Being friendly and generous on Twitter has built my business and actually led to potentials becoming clients, as well as building a wonderful network of (now real-life) friends that help me if I ever need it. :)”
“Manners don’t mean a damn thing online today. Everyone is out for themselves and they don’t care about anyone. Consider Triberr as an example. We have thirty members on our Tribe yet no one can spend the time to answer a question of the day, and here is why. The only thing they care about is getting shares, tweets, and likes on the content they create and not helping others create valuable content or sharing.
People on the internet today are looking out for themselves and only want to do what will benefit their rankings, traffic, or website.
It’s rare today to find people that do stuff just to help others such as guest posting (without asking for a link), leaving a comment on a blog without trying to get something in return later, or following someone on Twitter in hopes that they will follow us back.
Manners are important and we do need them online, but it seems they are all but missing.”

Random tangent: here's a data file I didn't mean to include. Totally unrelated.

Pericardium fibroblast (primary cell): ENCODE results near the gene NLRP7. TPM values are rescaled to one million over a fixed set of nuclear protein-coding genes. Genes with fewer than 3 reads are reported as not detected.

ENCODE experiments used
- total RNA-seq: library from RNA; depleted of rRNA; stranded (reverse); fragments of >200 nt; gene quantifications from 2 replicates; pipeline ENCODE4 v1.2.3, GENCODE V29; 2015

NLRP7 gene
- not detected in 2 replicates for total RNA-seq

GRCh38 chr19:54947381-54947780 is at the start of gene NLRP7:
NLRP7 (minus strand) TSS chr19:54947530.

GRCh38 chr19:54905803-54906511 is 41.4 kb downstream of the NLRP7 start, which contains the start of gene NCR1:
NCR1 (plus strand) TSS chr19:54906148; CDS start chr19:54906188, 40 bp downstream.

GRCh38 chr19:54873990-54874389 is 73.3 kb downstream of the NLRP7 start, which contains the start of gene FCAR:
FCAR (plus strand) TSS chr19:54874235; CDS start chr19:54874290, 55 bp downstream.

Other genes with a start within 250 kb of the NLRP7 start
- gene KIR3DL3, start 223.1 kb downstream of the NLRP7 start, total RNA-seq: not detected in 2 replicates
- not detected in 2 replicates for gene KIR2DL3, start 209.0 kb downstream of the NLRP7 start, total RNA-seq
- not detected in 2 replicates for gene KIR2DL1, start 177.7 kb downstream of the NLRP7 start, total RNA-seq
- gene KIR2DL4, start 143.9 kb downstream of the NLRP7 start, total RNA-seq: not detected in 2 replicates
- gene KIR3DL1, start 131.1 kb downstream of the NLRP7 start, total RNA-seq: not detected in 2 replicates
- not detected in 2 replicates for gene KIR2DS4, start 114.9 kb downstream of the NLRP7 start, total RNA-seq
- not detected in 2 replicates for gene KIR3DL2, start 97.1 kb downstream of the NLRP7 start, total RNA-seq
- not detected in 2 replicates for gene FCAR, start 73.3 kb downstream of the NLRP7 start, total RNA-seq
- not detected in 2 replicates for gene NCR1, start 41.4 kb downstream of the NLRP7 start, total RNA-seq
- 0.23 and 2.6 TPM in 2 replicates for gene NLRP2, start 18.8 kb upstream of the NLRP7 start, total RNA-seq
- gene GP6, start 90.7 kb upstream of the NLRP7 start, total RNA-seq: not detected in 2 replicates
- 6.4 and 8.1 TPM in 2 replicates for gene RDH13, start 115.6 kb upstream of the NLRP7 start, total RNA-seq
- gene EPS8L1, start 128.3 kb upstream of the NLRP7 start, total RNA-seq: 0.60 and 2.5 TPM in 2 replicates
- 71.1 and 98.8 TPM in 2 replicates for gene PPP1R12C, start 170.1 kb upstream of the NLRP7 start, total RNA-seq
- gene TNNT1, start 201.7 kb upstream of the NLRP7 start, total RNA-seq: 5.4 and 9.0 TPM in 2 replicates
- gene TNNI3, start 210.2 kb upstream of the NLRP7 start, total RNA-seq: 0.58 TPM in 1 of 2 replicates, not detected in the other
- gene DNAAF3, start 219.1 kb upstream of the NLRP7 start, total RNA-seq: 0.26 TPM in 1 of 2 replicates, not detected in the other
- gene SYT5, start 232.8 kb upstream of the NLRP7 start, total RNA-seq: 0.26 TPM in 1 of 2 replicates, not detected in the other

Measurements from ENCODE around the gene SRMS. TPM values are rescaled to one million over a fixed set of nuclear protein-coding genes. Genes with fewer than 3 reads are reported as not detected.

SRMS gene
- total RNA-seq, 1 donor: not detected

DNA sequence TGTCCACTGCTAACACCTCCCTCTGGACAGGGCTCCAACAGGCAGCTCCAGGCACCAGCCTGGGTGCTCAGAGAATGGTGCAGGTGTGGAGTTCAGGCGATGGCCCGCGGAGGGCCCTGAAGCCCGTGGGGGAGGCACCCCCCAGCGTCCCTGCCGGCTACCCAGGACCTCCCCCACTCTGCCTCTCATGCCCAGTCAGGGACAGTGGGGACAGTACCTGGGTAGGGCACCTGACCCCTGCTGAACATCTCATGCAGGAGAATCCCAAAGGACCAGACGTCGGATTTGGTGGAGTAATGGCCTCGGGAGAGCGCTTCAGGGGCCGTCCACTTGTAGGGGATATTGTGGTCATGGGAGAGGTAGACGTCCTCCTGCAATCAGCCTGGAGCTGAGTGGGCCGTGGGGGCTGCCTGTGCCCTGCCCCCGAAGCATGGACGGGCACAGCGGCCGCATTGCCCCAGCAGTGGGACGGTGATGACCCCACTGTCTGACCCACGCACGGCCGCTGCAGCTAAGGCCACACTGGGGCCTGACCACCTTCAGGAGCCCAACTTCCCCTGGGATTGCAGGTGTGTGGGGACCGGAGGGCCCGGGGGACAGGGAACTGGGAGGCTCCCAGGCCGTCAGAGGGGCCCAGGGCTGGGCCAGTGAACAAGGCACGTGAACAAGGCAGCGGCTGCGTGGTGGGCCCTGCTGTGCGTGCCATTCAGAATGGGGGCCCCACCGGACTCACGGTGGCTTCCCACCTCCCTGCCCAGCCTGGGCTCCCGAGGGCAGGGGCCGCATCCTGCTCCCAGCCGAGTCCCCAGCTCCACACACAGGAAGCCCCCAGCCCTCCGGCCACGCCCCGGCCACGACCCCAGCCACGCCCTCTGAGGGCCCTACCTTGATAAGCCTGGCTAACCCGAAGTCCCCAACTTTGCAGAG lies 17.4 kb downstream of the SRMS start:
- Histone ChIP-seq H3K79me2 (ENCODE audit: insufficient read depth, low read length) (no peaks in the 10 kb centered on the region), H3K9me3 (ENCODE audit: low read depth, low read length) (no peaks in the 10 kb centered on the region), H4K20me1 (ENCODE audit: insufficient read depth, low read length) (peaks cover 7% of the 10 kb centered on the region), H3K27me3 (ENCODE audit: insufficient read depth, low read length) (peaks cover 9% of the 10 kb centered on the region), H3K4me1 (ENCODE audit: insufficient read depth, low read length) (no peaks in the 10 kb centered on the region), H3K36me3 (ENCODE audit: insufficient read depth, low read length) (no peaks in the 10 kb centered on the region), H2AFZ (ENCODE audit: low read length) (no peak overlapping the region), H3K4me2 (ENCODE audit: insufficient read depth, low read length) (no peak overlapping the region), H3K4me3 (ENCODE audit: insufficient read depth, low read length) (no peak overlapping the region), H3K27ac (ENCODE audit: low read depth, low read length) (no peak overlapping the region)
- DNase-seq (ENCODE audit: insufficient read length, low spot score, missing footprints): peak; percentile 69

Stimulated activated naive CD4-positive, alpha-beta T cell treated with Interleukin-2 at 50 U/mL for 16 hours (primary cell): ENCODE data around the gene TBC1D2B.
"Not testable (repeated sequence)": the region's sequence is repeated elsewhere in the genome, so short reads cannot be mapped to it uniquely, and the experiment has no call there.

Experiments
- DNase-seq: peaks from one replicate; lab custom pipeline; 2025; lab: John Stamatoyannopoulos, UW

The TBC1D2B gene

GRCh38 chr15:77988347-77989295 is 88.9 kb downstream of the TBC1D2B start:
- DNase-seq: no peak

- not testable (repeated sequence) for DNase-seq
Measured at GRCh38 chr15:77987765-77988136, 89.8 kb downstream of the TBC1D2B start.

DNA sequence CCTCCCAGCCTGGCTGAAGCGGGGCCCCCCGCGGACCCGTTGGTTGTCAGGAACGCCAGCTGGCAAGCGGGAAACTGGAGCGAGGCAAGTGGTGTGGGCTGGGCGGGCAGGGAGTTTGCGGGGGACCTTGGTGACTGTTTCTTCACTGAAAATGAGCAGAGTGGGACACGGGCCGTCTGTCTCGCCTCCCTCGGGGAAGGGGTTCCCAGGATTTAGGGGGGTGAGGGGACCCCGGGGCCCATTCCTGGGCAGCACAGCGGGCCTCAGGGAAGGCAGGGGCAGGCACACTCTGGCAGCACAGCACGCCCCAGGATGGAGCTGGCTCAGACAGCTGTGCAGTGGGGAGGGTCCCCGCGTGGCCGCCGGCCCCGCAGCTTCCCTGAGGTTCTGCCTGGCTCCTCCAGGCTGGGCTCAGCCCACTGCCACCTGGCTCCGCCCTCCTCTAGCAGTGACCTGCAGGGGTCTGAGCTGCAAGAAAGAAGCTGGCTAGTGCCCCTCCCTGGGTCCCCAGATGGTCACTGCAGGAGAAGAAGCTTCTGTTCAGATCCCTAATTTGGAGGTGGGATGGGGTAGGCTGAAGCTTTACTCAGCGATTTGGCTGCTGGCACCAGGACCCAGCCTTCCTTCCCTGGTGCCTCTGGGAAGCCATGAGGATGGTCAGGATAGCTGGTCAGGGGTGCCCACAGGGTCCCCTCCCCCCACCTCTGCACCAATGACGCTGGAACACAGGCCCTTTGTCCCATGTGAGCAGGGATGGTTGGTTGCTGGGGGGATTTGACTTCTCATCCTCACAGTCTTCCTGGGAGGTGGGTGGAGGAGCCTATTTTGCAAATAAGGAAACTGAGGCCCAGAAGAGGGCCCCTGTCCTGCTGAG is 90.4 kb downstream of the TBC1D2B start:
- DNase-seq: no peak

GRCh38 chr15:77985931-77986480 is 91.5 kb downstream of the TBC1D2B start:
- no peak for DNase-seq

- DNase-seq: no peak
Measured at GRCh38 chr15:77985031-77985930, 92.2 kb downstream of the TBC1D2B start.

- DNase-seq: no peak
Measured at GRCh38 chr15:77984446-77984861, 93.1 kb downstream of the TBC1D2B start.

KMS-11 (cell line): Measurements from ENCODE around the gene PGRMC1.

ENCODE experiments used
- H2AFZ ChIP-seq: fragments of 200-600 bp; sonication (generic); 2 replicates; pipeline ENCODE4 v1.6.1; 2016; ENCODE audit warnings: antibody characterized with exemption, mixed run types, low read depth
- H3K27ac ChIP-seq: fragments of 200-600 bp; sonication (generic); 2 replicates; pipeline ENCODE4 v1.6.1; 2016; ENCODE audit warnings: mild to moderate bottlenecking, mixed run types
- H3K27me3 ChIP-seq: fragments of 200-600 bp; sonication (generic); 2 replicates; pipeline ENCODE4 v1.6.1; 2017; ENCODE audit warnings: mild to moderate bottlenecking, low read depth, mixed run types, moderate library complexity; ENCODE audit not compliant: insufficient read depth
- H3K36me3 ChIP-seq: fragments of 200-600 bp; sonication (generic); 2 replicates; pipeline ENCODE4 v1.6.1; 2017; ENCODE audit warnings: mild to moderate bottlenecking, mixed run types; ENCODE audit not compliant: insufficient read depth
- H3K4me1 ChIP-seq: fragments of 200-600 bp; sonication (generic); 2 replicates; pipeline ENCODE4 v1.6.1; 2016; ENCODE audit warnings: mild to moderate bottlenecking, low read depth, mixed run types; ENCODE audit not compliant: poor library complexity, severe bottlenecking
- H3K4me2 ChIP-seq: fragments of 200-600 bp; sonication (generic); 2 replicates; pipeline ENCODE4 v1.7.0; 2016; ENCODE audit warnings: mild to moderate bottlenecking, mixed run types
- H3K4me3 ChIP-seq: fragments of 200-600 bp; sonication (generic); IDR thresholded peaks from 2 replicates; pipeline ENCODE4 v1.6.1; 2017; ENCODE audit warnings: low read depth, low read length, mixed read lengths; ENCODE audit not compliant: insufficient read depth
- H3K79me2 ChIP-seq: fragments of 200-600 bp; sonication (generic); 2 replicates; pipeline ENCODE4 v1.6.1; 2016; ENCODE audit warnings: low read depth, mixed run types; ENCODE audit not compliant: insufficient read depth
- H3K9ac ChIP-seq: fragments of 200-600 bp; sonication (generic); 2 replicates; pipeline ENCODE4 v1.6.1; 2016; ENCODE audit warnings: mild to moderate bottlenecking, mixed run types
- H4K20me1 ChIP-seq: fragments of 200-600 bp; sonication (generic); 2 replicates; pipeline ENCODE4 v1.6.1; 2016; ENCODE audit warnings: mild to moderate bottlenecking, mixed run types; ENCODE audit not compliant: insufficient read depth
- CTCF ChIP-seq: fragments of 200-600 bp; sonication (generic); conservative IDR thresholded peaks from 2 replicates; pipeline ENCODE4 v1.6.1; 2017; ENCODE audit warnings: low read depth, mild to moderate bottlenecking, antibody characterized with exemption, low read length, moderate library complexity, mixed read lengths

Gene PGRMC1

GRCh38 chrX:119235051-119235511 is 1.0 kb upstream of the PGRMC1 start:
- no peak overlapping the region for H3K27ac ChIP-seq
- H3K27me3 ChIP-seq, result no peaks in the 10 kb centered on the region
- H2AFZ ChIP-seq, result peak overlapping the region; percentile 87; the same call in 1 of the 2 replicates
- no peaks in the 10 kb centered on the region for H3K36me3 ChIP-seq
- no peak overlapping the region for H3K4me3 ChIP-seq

“Good manners are always appropriate and in order.
That doesn’t mean that people exhibit good manners online these days, but I look at that as a benefit.
What I mean by that is I believe that how you do anything is how you do everything and so when people express poor manners, I just take it as that’s how they do everything and I know that it’s not a fit to work with them.
I always try to be cordial and respectful and people do notice. I can recall one instance where someone said something very complimentary about my work and wanted to book a time to talk about consulting with me.
In my initial reply, I focused only on booking the appointment, but when I realized what I had done, I emailed back immediately and thanked her for saying such nice things about me and I included a line like, “where are my manners!?!”
She wrote back immediately thanking me for sending the extra note and she ended up being a Private Coaching Client because she said she “liked my style”.